"Roseth, it’s not you.” Bartholomew interrupted his reverie. “The men have nothing but respect for you. Your great-grandfather, Japhred, was the world’s greatest builder, and you do him proud. Your idea to build villages along the tower so the men could have their families close at hand was brilliant. But you can’t expect us to work in these conditions.”
Roseth sighed. He’d known for weeks that Batholomew was right. There was plenty of air around, yet people were always short of breath. The sun was shining, but the temperature was freezing. Maybe the time had come to admit that a tower to heaven was beyond man’s scope.
“No!” cried Roseth, startling Bartholomew. “For four generations, the men in my family have carried out the commission of Samsu-Illuna The Great. He charged my ancestor to build a tower to heaven. I shall not be the one to shame our family name.”
“Perhaps the gods do not want us to visit them,” said Bartholomew. “There is no shame in failing to do the impossible.”
Yes, he would suffer shame, thought Rospeth, even if only in his own mind. Bartholomew was right about one thing, though: However willing to follow him the men might be, they simply could not work hard in this bitter cold and unbreathable air. “We are going to visit the gods whether they want us or not,” he said aloud. “I cannot order the men to put their health at risk. Any who wish may leave, as you said, Bartholomew, without shame. Of those who remain, I ask them to do what they can. If we have to place one brick and then rest for ten minutes, we’ll place one brick and then rest for ten minutes.”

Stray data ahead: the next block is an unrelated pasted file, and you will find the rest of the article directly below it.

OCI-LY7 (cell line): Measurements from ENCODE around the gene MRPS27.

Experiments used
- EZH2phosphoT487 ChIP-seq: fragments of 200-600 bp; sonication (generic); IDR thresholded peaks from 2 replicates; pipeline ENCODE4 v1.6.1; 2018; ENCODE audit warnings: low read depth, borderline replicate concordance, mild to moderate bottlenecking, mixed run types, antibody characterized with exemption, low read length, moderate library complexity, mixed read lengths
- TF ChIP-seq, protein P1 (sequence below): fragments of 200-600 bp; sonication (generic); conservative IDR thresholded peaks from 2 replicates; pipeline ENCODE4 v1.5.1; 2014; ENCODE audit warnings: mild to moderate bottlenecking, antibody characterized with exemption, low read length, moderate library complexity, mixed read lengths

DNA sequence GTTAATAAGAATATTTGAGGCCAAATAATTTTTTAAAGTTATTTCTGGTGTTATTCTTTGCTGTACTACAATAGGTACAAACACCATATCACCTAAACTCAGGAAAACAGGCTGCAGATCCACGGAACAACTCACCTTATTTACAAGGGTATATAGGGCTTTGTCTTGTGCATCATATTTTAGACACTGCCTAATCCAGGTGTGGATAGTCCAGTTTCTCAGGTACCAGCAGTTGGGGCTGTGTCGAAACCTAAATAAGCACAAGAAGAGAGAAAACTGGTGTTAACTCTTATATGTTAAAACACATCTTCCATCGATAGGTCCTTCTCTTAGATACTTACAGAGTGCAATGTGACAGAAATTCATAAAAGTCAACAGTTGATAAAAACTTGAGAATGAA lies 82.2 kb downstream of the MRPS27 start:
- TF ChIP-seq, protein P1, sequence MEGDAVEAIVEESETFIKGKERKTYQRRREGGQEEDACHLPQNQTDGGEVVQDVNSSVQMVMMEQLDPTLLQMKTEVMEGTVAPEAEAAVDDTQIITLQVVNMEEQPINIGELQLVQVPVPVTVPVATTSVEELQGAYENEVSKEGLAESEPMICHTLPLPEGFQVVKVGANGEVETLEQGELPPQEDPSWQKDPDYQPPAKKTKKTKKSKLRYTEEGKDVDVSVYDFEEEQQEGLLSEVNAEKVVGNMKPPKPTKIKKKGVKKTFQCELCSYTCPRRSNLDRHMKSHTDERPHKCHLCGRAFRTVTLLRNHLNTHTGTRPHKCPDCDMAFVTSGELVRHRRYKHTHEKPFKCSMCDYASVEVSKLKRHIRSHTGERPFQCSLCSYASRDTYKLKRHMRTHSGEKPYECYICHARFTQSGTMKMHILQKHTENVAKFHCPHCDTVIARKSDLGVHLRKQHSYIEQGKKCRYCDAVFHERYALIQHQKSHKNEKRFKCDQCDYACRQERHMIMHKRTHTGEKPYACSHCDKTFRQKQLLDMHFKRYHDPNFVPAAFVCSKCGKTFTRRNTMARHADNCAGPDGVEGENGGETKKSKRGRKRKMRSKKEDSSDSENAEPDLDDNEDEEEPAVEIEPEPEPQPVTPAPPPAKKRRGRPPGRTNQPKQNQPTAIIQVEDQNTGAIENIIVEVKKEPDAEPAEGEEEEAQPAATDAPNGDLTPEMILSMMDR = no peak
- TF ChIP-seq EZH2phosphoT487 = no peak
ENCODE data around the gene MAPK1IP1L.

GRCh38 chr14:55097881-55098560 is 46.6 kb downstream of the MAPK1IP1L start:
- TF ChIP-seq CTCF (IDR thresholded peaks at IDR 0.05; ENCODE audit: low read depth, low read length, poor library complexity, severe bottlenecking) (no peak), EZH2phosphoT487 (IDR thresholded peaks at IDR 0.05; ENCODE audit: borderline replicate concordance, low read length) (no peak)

In the end, not many workers took Rospeth up on his offer. Many of them had spent virtually all their lives on the tower, descending infrequently and only briefly. They found little in common with the ground-huggers, and felt ill at ease when not among their own. Some men, couriers, made their living ferrying supplies from Babylon up to the tower crews. Even these magnificently muscled specimens had recently experienced trouble pulling their loads as they neared the top of the tower.